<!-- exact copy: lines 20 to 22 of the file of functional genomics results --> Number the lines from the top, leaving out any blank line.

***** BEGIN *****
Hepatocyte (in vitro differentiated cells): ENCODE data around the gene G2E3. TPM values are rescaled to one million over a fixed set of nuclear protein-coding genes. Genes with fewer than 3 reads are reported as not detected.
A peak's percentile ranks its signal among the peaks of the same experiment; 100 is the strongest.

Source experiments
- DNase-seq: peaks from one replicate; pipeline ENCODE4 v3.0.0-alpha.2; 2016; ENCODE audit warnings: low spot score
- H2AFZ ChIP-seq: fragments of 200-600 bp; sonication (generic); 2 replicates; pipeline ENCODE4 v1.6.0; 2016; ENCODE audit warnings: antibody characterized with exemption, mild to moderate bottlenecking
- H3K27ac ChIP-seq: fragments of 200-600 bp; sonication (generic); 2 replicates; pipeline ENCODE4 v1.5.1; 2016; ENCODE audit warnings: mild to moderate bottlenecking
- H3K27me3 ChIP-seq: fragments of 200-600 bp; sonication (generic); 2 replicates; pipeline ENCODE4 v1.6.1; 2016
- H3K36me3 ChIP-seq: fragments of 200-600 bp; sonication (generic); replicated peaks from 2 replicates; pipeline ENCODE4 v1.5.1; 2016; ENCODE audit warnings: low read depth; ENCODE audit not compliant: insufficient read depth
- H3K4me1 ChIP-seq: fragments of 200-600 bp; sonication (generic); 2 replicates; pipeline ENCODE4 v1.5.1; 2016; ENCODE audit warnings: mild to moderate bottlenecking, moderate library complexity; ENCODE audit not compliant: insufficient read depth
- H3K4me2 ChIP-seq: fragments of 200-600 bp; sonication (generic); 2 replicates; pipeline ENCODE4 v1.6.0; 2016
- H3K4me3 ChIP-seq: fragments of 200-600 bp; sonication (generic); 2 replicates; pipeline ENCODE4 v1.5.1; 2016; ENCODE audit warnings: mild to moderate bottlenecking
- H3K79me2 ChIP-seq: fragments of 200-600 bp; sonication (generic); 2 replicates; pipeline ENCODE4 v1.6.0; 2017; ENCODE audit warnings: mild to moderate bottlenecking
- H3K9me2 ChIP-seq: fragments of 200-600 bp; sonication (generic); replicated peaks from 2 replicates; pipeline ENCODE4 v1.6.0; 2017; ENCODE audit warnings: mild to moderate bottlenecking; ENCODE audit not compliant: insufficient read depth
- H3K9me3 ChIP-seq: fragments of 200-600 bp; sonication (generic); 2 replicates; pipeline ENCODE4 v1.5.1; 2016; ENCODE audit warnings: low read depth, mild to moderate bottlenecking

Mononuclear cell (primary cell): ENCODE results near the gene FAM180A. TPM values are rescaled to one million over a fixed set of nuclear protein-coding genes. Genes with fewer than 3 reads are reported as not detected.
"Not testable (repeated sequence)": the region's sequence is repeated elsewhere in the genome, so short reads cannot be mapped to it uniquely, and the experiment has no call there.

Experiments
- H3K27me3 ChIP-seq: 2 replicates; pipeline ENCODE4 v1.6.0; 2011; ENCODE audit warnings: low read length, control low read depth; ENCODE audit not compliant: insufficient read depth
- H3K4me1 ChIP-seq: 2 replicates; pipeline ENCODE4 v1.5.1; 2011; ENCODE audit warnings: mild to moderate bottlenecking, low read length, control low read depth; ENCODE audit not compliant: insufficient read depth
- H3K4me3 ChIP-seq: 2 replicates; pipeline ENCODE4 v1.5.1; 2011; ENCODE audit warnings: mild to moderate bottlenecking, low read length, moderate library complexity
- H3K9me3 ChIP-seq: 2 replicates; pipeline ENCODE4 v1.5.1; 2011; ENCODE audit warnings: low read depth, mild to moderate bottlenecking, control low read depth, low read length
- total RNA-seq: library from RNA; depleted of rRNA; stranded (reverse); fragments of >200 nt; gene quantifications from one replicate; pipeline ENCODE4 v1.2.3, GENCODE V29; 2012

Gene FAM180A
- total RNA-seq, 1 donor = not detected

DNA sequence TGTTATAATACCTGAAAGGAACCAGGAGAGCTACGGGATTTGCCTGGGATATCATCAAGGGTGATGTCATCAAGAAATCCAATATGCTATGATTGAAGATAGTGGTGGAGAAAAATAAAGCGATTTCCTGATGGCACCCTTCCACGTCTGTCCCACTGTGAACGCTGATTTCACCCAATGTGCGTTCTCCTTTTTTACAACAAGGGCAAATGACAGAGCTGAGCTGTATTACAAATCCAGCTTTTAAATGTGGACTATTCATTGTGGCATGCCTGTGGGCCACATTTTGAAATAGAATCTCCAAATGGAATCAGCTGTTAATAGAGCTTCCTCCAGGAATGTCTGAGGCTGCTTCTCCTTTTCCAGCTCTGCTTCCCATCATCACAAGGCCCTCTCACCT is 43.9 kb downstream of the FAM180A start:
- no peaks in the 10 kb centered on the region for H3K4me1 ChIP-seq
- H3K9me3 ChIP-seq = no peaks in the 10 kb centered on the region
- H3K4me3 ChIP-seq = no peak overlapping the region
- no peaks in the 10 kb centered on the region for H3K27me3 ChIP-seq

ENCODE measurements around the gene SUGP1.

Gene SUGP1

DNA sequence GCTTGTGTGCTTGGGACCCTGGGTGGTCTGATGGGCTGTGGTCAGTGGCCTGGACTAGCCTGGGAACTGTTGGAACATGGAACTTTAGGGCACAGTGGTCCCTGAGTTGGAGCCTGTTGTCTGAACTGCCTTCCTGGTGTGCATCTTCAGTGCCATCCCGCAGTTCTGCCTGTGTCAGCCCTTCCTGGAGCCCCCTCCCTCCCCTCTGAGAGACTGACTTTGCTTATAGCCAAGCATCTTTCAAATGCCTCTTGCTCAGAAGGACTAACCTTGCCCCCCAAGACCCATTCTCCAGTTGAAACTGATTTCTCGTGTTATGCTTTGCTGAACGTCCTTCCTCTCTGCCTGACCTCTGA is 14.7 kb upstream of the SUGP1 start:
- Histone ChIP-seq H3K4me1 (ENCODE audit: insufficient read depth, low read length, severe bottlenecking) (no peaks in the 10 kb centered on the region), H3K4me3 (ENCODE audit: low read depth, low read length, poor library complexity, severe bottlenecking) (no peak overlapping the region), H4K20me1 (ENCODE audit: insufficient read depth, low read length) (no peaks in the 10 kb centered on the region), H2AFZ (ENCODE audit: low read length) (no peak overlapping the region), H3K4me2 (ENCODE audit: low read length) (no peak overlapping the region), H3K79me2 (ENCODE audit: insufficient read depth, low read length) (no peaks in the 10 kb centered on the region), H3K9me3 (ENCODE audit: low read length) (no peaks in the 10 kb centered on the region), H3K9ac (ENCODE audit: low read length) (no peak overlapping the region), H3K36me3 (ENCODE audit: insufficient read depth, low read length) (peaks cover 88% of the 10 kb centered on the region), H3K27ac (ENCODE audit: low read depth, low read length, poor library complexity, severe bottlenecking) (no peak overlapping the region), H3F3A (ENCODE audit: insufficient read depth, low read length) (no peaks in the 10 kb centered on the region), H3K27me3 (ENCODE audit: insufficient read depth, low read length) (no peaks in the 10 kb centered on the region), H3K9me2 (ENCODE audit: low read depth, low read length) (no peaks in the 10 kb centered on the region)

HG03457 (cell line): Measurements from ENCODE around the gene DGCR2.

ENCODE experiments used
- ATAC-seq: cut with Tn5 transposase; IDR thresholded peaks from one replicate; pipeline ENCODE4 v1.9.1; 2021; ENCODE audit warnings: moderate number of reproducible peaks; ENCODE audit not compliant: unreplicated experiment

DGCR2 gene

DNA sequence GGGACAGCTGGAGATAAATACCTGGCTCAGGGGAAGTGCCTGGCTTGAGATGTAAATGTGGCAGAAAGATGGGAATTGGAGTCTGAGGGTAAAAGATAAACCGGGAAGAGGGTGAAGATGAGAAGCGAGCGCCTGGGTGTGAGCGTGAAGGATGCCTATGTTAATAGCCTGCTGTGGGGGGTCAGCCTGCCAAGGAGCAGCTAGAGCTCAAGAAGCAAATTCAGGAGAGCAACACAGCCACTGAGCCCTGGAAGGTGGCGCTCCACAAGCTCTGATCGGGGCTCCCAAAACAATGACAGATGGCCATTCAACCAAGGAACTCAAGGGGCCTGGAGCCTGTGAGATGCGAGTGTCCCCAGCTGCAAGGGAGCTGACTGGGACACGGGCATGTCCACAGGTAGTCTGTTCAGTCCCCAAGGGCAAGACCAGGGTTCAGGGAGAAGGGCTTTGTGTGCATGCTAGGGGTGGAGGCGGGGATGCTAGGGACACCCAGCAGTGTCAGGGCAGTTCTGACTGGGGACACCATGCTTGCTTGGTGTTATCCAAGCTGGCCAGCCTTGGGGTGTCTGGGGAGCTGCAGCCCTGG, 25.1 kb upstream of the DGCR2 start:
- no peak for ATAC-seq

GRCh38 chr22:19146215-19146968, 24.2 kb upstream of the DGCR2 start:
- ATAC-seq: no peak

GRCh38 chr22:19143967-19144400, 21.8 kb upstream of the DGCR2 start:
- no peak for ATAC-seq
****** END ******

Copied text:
- H3K4me3 ChIP-seq: 2 replicates; pipeline ENCODE4 v1.5.1; 2011; ENCODE audit warnings: mild to moderate bottlenecking, low read length, moderate library complexity
- H3K9me3 ChIP-seq: 2 replicates; pipeline ENCODE4 v1.5.1; 2011; ENCODE audit warnings: low read depth, mild to moderate bottlenecking, control low read depth, low read length
- total RNA-seq: library from RNA; depleted of rRNA; stranded (reverse); fragments of >200 nt; gene quantifications from one replicate; pipeline ENCODE4 v1.2.3, GENCODE V29; 2012